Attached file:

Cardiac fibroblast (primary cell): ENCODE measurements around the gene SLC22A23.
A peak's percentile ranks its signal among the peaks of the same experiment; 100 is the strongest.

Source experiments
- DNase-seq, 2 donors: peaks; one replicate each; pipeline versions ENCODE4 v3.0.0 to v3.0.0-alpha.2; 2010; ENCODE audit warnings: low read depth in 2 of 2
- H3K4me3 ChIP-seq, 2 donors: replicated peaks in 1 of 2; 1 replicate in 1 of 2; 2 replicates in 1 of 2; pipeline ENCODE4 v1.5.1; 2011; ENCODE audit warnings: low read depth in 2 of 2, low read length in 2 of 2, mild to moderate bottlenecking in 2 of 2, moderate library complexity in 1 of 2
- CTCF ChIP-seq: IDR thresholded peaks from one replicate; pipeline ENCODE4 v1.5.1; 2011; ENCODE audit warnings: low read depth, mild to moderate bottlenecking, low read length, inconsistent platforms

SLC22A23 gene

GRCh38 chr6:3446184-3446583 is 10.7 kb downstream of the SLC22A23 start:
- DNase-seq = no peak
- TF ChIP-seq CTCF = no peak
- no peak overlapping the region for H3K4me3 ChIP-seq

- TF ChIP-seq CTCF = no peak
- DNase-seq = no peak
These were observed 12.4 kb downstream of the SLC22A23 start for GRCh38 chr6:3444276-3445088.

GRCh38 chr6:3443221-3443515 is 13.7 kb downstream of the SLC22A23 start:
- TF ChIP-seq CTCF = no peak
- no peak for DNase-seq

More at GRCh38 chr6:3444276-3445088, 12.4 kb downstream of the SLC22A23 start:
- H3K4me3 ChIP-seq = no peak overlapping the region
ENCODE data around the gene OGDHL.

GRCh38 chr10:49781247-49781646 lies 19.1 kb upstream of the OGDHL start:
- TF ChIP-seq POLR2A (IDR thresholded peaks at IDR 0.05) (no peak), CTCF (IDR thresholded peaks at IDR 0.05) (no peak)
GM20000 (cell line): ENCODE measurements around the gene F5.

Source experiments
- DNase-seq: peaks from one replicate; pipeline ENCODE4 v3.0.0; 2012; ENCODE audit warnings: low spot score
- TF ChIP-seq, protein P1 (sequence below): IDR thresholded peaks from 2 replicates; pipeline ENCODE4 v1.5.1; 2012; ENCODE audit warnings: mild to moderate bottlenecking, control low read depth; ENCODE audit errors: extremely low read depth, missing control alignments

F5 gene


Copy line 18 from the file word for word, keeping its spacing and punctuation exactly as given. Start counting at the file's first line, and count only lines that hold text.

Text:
More at GRCh38 chr6:3444276-3445088, 12.4 kb downstream of the SLC22A23 start: